When we give something, it is usually a rather superficial process. We make some token gift, but on the inside we subconsciously desire to somehow take back something else or get rid of our dissatisfaction within. The way that we give is like the story about the man who had borrowed $50 from his friend Bill. One day they were together in a grocery shop, shopping for their food, when a robber came in and shouted, “Everybody put up your hands! This is a stickup!” The robber then instructed everyone to take out their wallets and throw them on the ground in front of him. The man took the opportunity and said to Bill, “Hey, Bill, remember that $50 I owe you? Here, keep the change!” and he threw his wallet to Bill. This is not real giving; it only amounts to taking from others.

One story from a few years back describes the type of giving that Amma really likes. During one of Amma’s birthday celebrations, a group of students came with a big, neatly wrapped box. They presented it to Amma, saying that it was their birthday gift for Her. Amma accepted it with a smile and thanked them. Then She told them, “I don’t want such a gift from you. I want another type of gift. Will you give it to me if I ask?” They agreed to try to give it the next time. They were youngsters and Mother knew they were in the habit of smoking cigarettes. So She told them, “Next time when you come, I want you to give up your smoking. Renounce cigarettes. This is what I want as a gift from you for my next birthday.”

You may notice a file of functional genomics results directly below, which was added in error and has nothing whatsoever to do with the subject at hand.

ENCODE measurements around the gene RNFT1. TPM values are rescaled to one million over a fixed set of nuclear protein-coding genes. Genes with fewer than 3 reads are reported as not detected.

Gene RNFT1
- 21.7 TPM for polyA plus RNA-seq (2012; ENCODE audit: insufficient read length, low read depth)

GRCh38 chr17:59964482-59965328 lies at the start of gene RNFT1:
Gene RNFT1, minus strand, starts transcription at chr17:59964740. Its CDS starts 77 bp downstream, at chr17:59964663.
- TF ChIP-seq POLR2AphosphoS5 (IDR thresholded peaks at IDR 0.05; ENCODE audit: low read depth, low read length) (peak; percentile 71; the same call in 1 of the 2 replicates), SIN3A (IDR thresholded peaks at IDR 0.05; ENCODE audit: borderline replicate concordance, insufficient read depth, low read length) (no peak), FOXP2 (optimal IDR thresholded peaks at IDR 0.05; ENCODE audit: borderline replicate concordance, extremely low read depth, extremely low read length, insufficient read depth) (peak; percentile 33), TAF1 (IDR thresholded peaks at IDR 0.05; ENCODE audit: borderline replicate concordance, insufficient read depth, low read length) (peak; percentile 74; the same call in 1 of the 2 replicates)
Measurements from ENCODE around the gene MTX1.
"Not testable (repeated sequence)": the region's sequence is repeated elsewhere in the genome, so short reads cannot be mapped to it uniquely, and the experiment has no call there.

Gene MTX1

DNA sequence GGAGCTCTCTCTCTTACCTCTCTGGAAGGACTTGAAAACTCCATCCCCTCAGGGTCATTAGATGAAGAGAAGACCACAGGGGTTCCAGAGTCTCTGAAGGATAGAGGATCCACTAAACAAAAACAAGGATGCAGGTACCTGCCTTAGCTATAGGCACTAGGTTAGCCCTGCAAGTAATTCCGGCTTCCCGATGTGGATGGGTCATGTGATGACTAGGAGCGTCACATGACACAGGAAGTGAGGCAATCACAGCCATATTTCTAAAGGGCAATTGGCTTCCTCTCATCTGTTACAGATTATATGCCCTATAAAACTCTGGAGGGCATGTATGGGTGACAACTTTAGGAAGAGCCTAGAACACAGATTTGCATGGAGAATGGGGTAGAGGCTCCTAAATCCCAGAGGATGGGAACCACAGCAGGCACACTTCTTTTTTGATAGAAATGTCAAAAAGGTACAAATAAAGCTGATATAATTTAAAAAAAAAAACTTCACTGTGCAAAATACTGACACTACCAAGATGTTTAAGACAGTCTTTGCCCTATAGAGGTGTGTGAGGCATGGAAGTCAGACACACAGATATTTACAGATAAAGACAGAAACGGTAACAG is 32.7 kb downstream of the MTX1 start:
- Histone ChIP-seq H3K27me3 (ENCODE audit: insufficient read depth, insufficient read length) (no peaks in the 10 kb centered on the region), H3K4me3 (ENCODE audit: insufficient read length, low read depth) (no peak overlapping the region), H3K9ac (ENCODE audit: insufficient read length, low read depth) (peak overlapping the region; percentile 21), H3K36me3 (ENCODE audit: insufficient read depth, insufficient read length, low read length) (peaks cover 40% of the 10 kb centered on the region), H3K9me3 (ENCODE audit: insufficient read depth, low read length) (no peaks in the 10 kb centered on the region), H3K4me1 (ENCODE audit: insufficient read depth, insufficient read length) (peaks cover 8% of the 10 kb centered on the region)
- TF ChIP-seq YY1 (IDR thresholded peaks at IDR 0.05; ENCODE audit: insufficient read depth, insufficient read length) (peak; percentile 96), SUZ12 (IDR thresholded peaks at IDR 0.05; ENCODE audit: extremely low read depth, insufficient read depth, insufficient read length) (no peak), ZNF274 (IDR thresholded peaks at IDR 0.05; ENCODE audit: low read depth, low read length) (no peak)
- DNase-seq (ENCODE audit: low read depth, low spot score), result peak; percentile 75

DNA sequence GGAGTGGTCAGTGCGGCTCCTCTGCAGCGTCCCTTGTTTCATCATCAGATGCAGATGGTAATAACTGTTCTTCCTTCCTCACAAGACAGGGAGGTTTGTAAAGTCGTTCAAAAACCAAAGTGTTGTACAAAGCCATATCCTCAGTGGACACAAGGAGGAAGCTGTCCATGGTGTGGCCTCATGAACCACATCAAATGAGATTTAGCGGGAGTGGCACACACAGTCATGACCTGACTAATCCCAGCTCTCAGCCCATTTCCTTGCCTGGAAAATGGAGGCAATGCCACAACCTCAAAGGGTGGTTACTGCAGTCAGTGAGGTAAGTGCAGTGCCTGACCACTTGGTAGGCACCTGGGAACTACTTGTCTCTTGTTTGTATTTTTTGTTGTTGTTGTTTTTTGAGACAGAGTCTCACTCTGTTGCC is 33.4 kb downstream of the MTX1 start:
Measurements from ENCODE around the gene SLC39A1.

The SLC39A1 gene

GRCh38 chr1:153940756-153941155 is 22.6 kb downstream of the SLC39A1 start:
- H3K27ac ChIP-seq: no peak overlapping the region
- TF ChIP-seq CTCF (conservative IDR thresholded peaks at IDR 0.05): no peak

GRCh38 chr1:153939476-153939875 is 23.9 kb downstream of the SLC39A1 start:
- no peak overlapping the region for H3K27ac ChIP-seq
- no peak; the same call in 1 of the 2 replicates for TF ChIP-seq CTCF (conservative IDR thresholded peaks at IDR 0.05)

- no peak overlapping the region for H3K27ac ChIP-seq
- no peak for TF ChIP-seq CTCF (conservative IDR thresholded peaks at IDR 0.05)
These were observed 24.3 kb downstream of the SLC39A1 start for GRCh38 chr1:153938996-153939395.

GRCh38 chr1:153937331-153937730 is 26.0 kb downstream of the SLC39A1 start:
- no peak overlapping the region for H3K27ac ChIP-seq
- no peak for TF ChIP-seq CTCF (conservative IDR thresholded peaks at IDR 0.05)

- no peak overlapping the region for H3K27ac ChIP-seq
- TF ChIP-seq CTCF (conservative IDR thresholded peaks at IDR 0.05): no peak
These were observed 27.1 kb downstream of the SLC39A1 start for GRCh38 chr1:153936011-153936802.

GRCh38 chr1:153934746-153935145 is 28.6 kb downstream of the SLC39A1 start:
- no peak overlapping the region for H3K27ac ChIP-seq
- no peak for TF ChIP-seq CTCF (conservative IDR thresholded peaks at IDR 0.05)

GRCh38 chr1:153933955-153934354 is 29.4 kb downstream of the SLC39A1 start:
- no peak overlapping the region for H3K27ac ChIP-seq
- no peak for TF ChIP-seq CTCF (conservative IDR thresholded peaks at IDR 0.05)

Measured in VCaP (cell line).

This is the type of gift Amma really wants from everyone. She doesn’t want anything material from us. She wants only the gift of renunciation from Her children. Our gift of tyaga actually becomes a gift to the whole world, because Amma has no individual ego, She is the Totality. As a result, when we strive to surrender our ego to Amma, though we may get back nothing materially, our spiritual harvest is infinite.

Regarding giving, the Bhagavad Gita says, “Giving simply because it is right to give, without thought of return, at a proper time, in the proper circumstances, and to a worthy person, is enlightened giving. Giving with regrets or with the expectation of receiving some favour or of getting something in return is selfish giving.” Two quotes from Buddhism show how enlightened beings give. “Enlightened beings are magnanimous givers, bestowing whatever they have with equanimity, without regret, without hoping for reward, without seeking honour, without coveting material benefits, but only to rescue and safeguard all living beings.” And: “‘If I give this, what shall I have to enjoy?’ – Such selfish thinking is the way of the demons; ‘If I enjoy this, what shall I have to give?’ – Such selfless thinking is a quality of the gods.” All of these descriptions seem to describe Amma perfectly. Through Her example, Amma shows us the proper attitude of giving.